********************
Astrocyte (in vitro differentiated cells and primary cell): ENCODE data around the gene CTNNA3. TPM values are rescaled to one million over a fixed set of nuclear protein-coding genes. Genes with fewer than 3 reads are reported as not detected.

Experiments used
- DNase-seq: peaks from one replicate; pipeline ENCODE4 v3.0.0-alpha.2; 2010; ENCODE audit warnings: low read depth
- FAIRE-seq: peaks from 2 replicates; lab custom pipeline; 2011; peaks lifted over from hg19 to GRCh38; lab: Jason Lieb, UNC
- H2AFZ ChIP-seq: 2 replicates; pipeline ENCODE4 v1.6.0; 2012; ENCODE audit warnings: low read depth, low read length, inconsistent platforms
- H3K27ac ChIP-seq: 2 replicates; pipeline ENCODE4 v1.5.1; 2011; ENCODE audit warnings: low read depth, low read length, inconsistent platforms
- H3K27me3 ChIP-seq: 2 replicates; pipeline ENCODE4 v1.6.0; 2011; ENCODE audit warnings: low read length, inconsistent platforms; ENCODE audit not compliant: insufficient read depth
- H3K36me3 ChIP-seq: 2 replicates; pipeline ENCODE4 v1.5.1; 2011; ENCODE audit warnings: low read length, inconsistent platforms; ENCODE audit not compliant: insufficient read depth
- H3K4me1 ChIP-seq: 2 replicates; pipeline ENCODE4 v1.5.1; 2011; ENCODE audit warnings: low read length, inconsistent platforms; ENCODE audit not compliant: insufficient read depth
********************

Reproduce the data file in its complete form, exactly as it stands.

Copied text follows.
Astrocyte (in vitro differentiated cells and primary cell): ENCODE data around the gene CTNNA3. TPM values are rescaled to one million over a fixed set of nuclear protein-coding genes. Genes with fewer than 3 reads are reported as not detected.

Experiments used
- DNase-seq: peaks from one replicate; pipeline ENCODE4 v3.0.0-alpha.2; 2010; ENCODE audit warnings: low read depth
- FAIRE-seq: peaks from 2 replicates; lab custom pipeline; 2011; peaks lifted over from hg19 to GRCh38; lab: Jason Lieb, UNC
- H2AFZ ChIP-seq: 2 replicates; pipeline ENCODE4 v1.6.0; 2012; ENCODE audit warnings: low read depth, low read length, inconsistent platforms
- H3K27ac ChIP-seq: 2 replicates; pipeline ENCODE4 v1.5.1; 2011; ENCODE audit warnings: low read depth, low read length, inconsistent platforms
- H3K27me3 ChIP-seq: 2 replicates; pipeline ENCODE4 v1.6.0; 2011; ENCODE audit warnings: low read length, inconsistent platforms; ENCODE audit not compliant: insufficient read depth
- H3K36me3 ChIP-seq: 2 replicates; pipeline ENCODE4 v1.5.1; 2011; ENCODE audit warnings: low read length, inconsistent platforms; ENCODE audit not compliant: insufficient read depth
- H3K4me1 ChIP-seq: 2 replicates; pipeline ENCODE4 v1.5.1; 2011; ENCODE audit warnings: low read length, inconsistent platforms; ENCODE audit not compliant: insufficient read depth